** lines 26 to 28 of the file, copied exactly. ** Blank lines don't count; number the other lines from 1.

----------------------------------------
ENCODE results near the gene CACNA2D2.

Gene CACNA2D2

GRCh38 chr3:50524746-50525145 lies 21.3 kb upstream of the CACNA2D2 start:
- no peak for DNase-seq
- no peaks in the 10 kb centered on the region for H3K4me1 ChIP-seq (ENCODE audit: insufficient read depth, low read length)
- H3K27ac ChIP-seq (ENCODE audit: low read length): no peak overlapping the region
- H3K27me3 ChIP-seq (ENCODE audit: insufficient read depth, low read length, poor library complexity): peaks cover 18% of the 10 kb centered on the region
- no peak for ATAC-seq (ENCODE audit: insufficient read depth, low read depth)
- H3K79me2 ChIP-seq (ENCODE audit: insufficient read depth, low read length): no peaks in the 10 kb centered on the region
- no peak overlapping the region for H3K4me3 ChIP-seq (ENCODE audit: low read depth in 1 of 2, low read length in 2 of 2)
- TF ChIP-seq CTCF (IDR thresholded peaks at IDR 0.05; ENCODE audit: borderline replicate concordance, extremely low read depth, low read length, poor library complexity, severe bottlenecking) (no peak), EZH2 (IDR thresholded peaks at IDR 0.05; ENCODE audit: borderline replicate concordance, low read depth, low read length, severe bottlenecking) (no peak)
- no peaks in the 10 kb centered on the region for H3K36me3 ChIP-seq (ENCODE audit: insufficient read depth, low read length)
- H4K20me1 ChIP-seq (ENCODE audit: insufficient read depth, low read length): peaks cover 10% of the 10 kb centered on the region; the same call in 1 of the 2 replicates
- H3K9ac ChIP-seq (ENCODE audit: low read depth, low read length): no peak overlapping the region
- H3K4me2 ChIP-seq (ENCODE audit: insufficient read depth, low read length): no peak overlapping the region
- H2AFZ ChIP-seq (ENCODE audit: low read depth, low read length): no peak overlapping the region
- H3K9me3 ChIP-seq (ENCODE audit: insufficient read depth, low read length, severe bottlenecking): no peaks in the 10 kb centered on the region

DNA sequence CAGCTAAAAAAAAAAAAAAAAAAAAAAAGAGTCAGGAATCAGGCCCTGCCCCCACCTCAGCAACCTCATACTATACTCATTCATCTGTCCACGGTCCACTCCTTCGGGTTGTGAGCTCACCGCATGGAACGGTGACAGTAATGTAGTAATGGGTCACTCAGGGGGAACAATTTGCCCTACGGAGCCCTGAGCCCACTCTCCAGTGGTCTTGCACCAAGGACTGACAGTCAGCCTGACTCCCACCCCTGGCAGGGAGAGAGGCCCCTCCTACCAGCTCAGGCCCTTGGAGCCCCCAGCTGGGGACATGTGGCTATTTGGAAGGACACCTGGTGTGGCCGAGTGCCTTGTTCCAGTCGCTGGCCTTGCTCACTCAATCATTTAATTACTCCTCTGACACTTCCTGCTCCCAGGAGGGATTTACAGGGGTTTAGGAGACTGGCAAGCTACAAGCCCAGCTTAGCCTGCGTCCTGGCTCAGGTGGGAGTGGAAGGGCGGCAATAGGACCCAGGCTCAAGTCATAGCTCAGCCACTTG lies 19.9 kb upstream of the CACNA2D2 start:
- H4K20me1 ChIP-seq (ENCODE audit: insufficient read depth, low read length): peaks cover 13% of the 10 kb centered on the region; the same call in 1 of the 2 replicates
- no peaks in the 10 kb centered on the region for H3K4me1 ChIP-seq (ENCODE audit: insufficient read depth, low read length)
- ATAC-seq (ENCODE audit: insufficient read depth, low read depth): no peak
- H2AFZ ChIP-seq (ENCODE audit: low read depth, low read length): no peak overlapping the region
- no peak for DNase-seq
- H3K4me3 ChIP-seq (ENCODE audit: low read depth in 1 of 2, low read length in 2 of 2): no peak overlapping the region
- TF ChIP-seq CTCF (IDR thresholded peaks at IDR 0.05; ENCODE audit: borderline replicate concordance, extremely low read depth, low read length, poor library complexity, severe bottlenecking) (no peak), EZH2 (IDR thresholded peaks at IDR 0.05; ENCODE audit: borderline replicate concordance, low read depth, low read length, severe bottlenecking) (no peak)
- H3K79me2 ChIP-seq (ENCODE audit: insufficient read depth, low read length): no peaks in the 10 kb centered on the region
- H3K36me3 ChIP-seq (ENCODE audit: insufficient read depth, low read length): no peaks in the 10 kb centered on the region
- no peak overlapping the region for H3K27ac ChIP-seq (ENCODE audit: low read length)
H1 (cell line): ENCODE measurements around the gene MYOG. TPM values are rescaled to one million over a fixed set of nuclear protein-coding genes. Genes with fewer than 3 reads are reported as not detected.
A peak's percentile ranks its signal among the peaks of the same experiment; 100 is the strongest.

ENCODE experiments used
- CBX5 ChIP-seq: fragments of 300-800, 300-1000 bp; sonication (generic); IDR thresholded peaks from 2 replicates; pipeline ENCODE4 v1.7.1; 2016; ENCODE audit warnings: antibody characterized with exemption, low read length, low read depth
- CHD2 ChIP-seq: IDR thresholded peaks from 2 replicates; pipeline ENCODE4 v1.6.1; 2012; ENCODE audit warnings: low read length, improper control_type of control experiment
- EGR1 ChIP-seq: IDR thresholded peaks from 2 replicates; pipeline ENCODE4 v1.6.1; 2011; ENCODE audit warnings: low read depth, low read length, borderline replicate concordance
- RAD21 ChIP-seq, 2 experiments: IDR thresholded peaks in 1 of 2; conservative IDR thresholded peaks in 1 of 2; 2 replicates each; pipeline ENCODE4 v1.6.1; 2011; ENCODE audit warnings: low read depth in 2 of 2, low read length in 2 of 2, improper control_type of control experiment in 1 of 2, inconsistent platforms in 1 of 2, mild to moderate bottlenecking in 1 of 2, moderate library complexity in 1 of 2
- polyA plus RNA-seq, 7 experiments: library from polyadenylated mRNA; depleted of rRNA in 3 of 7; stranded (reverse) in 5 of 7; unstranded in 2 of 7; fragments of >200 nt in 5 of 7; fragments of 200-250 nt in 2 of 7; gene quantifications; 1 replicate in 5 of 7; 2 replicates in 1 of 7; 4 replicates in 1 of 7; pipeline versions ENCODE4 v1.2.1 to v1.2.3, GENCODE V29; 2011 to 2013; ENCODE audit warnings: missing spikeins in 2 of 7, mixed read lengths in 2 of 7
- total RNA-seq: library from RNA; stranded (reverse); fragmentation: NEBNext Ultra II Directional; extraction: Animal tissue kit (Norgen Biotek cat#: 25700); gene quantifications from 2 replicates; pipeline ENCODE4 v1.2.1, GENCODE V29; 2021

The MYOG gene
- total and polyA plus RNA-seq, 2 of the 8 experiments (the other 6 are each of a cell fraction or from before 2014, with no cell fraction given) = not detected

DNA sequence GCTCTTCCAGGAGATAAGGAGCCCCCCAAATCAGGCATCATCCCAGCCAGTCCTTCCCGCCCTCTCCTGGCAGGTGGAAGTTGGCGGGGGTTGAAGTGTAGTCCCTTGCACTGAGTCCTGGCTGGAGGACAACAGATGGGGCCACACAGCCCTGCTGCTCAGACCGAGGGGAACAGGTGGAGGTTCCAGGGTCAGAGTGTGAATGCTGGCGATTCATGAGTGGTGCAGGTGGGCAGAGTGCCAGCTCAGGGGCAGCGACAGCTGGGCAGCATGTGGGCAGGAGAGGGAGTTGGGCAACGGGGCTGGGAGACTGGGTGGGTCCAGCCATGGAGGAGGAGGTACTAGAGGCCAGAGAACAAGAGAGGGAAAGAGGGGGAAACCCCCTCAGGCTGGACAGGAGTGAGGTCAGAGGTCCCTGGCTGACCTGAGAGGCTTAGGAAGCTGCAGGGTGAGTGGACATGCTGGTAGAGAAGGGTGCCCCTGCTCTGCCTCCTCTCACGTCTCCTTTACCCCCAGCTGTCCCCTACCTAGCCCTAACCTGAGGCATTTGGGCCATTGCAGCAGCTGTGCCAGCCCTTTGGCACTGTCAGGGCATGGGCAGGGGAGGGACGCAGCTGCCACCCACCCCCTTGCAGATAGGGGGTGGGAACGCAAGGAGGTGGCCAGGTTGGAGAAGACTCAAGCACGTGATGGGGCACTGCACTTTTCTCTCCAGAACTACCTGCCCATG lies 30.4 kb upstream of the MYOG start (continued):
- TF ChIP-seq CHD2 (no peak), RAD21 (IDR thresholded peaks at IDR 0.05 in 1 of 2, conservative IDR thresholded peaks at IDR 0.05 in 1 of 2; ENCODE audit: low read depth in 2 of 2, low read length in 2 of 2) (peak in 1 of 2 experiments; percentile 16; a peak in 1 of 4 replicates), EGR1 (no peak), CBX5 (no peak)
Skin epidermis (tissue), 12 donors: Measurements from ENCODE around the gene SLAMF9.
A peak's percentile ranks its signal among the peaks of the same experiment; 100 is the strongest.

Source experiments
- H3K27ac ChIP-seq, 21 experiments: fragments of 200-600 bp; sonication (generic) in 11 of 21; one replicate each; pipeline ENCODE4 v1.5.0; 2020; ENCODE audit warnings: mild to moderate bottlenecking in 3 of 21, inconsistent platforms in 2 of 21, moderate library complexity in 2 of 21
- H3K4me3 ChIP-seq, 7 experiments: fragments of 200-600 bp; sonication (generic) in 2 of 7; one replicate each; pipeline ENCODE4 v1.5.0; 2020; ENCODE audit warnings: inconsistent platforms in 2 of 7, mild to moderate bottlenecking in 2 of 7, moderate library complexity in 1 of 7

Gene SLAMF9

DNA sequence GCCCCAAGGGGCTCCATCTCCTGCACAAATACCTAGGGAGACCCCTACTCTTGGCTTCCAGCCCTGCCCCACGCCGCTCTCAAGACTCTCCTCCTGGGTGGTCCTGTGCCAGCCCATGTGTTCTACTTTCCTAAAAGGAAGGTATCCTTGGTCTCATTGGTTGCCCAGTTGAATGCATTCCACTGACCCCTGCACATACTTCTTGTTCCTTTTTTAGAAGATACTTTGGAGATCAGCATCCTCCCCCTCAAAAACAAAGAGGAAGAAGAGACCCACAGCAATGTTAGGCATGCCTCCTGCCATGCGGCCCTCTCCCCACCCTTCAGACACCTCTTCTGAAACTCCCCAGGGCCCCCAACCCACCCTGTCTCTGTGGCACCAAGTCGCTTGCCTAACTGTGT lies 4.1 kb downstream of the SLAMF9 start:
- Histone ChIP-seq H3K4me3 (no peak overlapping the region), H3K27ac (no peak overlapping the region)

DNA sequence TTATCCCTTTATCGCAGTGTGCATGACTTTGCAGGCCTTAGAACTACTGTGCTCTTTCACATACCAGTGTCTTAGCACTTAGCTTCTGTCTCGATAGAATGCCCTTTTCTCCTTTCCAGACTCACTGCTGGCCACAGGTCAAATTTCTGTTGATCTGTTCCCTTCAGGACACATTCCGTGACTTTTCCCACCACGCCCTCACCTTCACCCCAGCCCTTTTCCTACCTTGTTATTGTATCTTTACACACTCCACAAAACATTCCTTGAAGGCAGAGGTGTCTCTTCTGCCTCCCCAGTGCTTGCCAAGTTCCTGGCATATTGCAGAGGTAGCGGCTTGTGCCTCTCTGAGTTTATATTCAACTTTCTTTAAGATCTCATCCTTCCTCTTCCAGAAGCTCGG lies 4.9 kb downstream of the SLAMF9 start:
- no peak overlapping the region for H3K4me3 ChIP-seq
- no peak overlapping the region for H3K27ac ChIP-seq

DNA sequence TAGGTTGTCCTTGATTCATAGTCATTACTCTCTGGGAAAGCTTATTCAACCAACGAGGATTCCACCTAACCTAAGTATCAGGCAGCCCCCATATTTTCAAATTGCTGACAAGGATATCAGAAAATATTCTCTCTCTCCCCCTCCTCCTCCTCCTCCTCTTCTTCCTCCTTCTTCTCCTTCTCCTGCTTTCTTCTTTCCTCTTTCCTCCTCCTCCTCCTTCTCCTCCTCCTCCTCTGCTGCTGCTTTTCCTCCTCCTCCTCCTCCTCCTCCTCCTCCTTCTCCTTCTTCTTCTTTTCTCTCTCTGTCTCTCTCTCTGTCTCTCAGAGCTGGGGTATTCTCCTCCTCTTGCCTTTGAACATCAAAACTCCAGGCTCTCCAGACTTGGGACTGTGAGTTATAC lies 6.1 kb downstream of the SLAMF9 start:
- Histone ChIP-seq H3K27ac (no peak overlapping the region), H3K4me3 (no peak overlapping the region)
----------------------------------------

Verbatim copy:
- H3K79me2 ChIP-seq (ENCODE audit: insufficient read depth, low read length): no peaks in the 10 kb centered on the region
- H3K36me3 ChIP-seq (ENCODE audit: insufficient read depth, low read length): no peaks in the 10 kb centered on the region
- no peak overlapping the region for H3K27ac ChIP-seq (ENCODE audit: low read length)